Not many days go by when I don't wish I was back in Afghanistan. The funny thing is, it's not just me. Whenever FOB Salerno is in the news I get calls from my former comrades in arms, wishing were still there, still in the fight, still taking care of patients. Time moves on and so must we, but I now understand my father and all other veterans who served and sacrificed and left a part of themselves in a far away land.

God Bless America.

Phillips, Out.


mikentexas said...

Thanks for publishing this. I've read several articles on the attack, mostly because of your connection to that but also because of the apparent change in Taliban tactics.
Thanks also for the explanation of the comm limitations. Most folks don't understand the limitations as clearly as you described it.
In some ways (maybe many ways), I wish I'd still been around for this fight. I don't relish the separation or the danger, but I'd like to have done my part.

Haole Wahine said...

Thanks for the inspired post !

There is so little news for families and friends, coming out of Afghanistan. Every little bit helps. Your insights relieve more of the anxiety than we will ever be able to measure.

The reality of the battle field is hard for those not directly involved to totally grasp. We know about the bandwidth, about the black outs, and all that; but, we still become impatient.

We have so much "instant" news, that when we hear NOTHING, fear and imagination take over. We search the internet for any tidbit of information, and then the imagination pushes us somewhere we don't want to go.

We know things are busy, we know our loved ones are "taking care of business, and that most of the time "no news is good news", but we cannot wrap our minds around those concepts.

We come upon words like yours in this post, and your thoughts give us something positive to grab and hold onto for all we are worth. "Okay, LTC Phillips knows what he's writing about. Right, that must be what is happening. (Deep Breath) Bandwidth, busy taking care of business, first news does not tell the whole story. (Deep Breath) All the things we keep hearing are happening."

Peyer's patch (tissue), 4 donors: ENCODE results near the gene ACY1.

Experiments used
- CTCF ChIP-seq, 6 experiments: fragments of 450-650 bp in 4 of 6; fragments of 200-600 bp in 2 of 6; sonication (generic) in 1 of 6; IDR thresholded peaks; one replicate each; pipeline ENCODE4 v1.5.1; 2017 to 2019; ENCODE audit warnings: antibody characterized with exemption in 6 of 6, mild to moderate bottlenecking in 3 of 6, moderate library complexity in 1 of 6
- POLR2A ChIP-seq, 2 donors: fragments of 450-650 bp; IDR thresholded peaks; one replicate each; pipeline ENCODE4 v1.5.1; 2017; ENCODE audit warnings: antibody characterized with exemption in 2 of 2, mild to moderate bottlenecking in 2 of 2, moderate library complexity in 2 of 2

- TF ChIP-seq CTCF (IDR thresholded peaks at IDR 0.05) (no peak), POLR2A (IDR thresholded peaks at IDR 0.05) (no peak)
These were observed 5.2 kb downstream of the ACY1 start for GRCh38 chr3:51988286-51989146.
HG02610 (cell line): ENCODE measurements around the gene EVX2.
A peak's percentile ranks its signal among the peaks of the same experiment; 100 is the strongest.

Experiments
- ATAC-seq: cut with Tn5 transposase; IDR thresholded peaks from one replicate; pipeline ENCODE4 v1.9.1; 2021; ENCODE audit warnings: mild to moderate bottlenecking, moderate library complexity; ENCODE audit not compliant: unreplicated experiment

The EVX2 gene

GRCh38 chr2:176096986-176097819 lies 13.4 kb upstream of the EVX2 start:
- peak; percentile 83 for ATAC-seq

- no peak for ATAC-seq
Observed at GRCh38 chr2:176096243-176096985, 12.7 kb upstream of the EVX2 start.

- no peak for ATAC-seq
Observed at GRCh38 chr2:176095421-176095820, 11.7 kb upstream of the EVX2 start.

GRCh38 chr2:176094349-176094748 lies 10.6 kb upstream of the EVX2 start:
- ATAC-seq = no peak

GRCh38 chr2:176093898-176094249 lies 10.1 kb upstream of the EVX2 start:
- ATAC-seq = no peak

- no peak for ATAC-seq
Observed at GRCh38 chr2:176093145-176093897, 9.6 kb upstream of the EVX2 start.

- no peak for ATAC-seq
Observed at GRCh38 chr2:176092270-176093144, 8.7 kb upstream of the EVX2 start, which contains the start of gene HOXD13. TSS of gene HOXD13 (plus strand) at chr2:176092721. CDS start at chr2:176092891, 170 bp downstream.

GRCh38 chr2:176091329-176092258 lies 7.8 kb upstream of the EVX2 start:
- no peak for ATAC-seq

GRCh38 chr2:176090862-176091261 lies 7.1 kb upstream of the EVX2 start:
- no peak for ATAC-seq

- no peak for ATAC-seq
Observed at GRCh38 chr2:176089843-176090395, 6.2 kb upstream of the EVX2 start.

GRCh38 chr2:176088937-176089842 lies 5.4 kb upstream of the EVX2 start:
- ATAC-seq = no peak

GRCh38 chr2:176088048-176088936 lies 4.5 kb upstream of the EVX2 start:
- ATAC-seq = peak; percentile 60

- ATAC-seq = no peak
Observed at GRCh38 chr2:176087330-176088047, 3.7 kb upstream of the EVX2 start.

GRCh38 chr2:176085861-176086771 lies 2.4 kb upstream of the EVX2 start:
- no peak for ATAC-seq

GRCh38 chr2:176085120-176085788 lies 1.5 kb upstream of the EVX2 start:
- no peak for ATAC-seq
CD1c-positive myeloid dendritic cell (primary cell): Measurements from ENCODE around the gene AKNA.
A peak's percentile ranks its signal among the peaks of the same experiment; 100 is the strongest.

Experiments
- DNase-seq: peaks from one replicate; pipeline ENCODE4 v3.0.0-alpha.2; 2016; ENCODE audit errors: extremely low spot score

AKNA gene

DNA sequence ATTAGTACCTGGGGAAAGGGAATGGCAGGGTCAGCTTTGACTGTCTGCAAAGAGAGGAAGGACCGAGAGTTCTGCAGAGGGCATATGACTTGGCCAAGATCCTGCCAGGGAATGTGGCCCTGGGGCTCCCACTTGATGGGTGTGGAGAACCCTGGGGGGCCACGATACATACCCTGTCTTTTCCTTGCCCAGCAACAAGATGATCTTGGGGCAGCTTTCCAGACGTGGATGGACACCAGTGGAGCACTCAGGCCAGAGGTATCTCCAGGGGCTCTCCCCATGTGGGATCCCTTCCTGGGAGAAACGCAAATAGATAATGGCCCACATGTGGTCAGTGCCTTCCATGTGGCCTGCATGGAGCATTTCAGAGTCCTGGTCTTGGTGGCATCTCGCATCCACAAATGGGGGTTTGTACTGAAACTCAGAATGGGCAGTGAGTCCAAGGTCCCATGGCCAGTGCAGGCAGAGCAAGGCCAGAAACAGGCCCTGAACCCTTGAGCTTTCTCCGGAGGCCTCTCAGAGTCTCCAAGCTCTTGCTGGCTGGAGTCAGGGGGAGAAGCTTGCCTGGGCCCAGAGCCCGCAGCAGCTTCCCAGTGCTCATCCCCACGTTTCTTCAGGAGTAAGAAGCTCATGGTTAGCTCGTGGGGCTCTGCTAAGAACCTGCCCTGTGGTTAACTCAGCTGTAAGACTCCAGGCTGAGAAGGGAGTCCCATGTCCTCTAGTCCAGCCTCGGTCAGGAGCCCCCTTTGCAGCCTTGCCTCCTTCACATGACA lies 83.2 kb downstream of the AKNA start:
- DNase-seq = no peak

It helps to hear SOMEONE with experience putting it all together, instead of that voice in the back of our imaginations getting louder.

I thought about you and others I know from Salerno, when I first got the word.

Of course, my first thoughts were of those still there, and their safety. But then, for all of you who have been there, and are now redeployed. I could imagine each and every one of you immediately slipping into readiness mode. I've heard it from all of you too often. The things you would immediately be doing, if you were there, must have popped up in your mind. TRAINING KICKS IN ! ! !

How far did you get in your mental check list, before you realized you would not be implementing that check list?

Thank you for showing us the picture from "over there".

Thank you for hanging in there with all of us.

David M said...

The Thunder Run has linked to this post in the blog post From the Front: 08/21/2008 News and Personal dispatches from the front and the home front.

Dave In Houston said...

Wow, I had read about this situation but had not realized that it was FOB Salerno! Thanks for the explanation of what is going on, the news summarizes a lot.

I am very glad to hear that the French (who have been our allies far more than they have been our critics) are fully engaged there. We can build a lot of bridges by shared sacrifices.

Paul said...

Hey, just stumbled on your blog today. Got a wife being deployed right now, and I appreciate hearing about the facts of deployment, leave, reintegration, etc.
Thanks for the blog, and thanks for all you do.

richard said...

Hi there, I just found your Blog while googling Salerno, as my son is currently home for a couple of days on his way from Mountain Home to serve at FOB Salerno, as a medic.

Great to see up to date info about the place.

~Diandra~ said...

I left there at the end of May 2008 and I want to go back already!! I would rather be there then stateside :)

Anonymous said...

酒店經紀 酒店打工 酒店工作 酒店上班 酒店兼差 酒店兼職 打工兼差 打工兼職 台北酒店 酒店應徵 禮服酒店 酒店 經紀 打工 兼差